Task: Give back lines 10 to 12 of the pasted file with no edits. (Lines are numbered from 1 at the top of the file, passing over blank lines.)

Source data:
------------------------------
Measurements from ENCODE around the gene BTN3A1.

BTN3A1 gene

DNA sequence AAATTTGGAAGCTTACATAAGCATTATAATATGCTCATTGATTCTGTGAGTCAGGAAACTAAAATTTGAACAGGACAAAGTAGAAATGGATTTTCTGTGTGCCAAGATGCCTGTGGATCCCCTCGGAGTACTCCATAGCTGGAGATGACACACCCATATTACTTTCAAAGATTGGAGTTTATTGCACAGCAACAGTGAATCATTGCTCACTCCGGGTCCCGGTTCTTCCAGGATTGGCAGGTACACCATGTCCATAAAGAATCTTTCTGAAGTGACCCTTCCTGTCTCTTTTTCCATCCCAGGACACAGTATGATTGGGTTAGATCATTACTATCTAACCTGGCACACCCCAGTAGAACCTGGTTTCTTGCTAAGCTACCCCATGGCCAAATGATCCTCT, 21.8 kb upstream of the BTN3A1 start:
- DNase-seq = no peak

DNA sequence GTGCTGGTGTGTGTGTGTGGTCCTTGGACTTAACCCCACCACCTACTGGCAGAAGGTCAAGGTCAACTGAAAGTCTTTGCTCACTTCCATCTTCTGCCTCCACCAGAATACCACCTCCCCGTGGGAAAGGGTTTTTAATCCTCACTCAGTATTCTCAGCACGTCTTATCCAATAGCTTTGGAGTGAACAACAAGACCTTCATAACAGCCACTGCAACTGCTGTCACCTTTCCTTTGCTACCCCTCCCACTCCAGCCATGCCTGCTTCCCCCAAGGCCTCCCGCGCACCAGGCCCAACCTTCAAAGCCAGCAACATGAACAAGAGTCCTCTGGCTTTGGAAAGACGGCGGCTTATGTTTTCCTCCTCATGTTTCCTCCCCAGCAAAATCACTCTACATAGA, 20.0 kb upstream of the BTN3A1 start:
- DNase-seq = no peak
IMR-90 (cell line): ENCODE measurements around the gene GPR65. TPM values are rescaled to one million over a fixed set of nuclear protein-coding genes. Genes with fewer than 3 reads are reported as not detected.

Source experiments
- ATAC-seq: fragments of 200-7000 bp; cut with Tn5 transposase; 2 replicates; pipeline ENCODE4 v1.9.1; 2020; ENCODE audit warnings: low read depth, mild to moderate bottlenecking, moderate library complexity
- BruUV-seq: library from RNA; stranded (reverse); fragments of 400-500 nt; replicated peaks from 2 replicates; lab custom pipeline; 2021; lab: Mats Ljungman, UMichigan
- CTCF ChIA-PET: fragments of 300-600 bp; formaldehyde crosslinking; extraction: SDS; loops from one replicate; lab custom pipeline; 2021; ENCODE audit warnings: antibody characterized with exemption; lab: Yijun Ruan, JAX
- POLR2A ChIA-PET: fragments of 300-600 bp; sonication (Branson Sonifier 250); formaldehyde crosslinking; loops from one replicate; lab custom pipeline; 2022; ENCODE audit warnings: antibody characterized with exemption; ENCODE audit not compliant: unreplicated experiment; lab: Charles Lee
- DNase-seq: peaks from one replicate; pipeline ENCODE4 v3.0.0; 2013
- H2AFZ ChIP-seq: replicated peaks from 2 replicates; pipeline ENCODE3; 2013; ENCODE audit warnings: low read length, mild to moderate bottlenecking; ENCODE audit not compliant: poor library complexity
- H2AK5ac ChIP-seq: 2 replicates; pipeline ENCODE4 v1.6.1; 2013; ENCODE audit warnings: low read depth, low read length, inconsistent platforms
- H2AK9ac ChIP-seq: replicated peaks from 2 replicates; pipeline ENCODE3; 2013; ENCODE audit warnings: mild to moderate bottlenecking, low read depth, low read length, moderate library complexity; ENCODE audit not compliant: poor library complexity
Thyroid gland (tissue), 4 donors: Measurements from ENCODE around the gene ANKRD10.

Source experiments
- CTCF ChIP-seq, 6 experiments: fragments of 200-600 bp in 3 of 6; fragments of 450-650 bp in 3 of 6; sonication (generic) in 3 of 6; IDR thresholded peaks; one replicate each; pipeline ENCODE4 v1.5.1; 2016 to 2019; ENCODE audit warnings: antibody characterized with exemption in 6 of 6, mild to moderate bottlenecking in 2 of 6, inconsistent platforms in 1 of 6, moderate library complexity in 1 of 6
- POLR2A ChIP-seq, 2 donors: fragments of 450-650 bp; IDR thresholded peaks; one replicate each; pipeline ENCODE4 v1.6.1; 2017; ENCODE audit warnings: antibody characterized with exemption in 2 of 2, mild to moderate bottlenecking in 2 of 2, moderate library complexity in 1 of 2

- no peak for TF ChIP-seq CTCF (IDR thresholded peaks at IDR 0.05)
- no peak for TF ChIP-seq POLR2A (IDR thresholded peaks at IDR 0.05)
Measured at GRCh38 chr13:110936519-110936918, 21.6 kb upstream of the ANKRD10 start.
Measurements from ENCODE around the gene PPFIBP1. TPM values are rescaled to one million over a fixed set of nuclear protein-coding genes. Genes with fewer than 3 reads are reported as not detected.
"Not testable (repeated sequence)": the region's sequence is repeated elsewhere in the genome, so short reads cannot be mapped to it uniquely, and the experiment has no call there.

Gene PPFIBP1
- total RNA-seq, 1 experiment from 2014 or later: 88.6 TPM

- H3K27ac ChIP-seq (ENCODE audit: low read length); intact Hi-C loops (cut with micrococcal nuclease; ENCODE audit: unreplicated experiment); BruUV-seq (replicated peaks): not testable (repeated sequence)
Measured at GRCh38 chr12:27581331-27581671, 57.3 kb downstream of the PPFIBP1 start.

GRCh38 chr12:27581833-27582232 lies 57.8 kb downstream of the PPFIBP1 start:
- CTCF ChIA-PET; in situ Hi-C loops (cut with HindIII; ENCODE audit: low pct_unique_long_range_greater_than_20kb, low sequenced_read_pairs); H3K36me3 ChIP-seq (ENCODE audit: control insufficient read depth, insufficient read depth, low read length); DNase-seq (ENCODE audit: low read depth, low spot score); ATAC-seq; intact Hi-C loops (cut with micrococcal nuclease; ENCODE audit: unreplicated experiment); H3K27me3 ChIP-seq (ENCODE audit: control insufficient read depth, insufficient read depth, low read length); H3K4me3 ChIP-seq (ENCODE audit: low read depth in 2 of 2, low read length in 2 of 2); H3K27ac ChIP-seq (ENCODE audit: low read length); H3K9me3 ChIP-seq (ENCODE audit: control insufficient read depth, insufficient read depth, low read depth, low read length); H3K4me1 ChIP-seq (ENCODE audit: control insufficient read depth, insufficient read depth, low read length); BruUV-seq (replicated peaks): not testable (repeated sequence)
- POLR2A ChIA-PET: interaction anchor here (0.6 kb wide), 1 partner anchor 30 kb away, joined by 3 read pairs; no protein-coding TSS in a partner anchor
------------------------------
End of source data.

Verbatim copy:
- BruUV-seq: library from RNA; stranded (reverse); fragments of 400-500 nt; replicated peaks from 2 replicates; lab custom pipeline; 2021; lab: Mats Ljungman, UMichigan
- CTCF ChIA-PET: fragments of 300-600 bp; formaldehyde crosslinking; extraction: SDS; loops from one replicate; lab custom pipeline; 2021; ENCODE audit warnings: antibody characterized with exemption; lab: Yijun Ruan, JAX
- POLR2A ChIA-PET: fragments of 300-600 bp; sonication (Branson Sonifier 250); formaldehyde crosslinking; loops from one replicate; lab custom pipeline; 2022; ENCODE audit warnings: antibody characterized with exemption; ENCODE audit not compliant: unreplicated experiment; lab: Charles Lee